In November 2014, Facebook's (META 3.10%) standalone messaging app hit the impressive milestone of 500 million active users. But this was apparently far from the service's peak. As of Wednesday, Messenger has already grown to 1 million monthly active users. The app's huge success reinforces Facebook's powerful competitive advantage in its network effect and gives credibility to Facebook CEO Mark Zuckerberg's bold move in 2014 to make Facebook messaging only available on mobile devices via its own standalone app.
Zuckerberg was right
While Facebook Messenger is its own app today, it wasn't always this way. Facebook messaging was initially integrated directly into the Facebook App -- similar to the way it is still integrated into the Facebook web experience. It wasn't until April 2014 that the company finally separated Messenger into its own app.
Facebook's decision to separate Messenger into its own app initially upset many users. But hindsight suggests it was the right decision. Not only has the app's user base soared, but the company has also already started the initial process of monetizing the service -- something that was difficult for investors to imagine when Facebook initially decoupled messaging from the native Facebook app.
As it turns out, Facebook's plans to turn Messenger into a business in its own right were actually quite aggressive. The social network first started implementing the beginnings of monetizing Messenger in the middle of 2015, when Facebook introduced tools for Facebook Page owners to encourage Facebook users to message the Pages.
"There's a reason many people prefer to communicate with friends and family through private messaging: it's fast and convenient," Facebook said in a blog post last August. "And increasingly, people want to communicate with businesses in the same efficient way." The update included a "Send Message" button that could be featured in ad products and the ability for Page owners to reply to user comments on a Page post with Messenger. Since then, Facebook has continued to give businesses more messaging tools.
Getting businesses using messenger was a key first step toward monetization.
"[T]he long‐term bet is that by enabling people to have good organic interactions with businesses," Zuckerberg said during the company's second-quarter earnings call (via a Reuters transcript), "that will end up being a massive multiplier on the value of the monetization down the road when we work on that and really focus on that in a bigger way."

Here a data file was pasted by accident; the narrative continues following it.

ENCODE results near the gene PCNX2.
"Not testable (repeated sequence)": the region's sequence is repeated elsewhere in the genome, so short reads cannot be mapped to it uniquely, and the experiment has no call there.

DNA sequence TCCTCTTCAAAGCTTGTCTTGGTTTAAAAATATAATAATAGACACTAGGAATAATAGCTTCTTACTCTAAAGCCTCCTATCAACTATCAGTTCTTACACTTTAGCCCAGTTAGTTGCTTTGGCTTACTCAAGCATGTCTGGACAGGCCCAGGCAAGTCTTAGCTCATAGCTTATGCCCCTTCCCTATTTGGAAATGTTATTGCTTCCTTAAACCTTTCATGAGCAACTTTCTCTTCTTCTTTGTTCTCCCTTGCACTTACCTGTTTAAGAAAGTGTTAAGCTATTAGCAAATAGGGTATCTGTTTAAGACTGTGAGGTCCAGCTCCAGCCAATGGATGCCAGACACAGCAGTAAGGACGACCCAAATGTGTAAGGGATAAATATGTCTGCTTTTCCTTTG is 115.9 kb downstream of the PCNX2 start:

Since then, Facebook has introduced payment capabilities, third-party integrations, ways to chat with bots about products -- all setting the foundation for turning Messenger into its own business.
Facebook's competitive advantage
But the benefit for Facebook of a rapidly growing message app isn't just the potential for a meaningful revenue stream in the future. It also represents a way for the company to improve overall engagement. Without separating Messenger into its own app, Facebook arguably wouldn't have been able to make Messenger as robust as it is today. But by separating Messenger into its own app, the company has been able to focus on bringing more user-friendly features, such as video calling and a robust lineup of emojis -- features that keep Facebook's user base engaged.
And higher engagement, of course, is critical to Facebook's sustainability as a business. The more active users the company has across its products, the stronger its network effect, or a competitive advantage that grows stronger with every additional user, is. At 1 billion users strong, Messenger is now a critical component of Facebook's business -- and a key competitive advantage helping keep users in the Facebook ecosystem.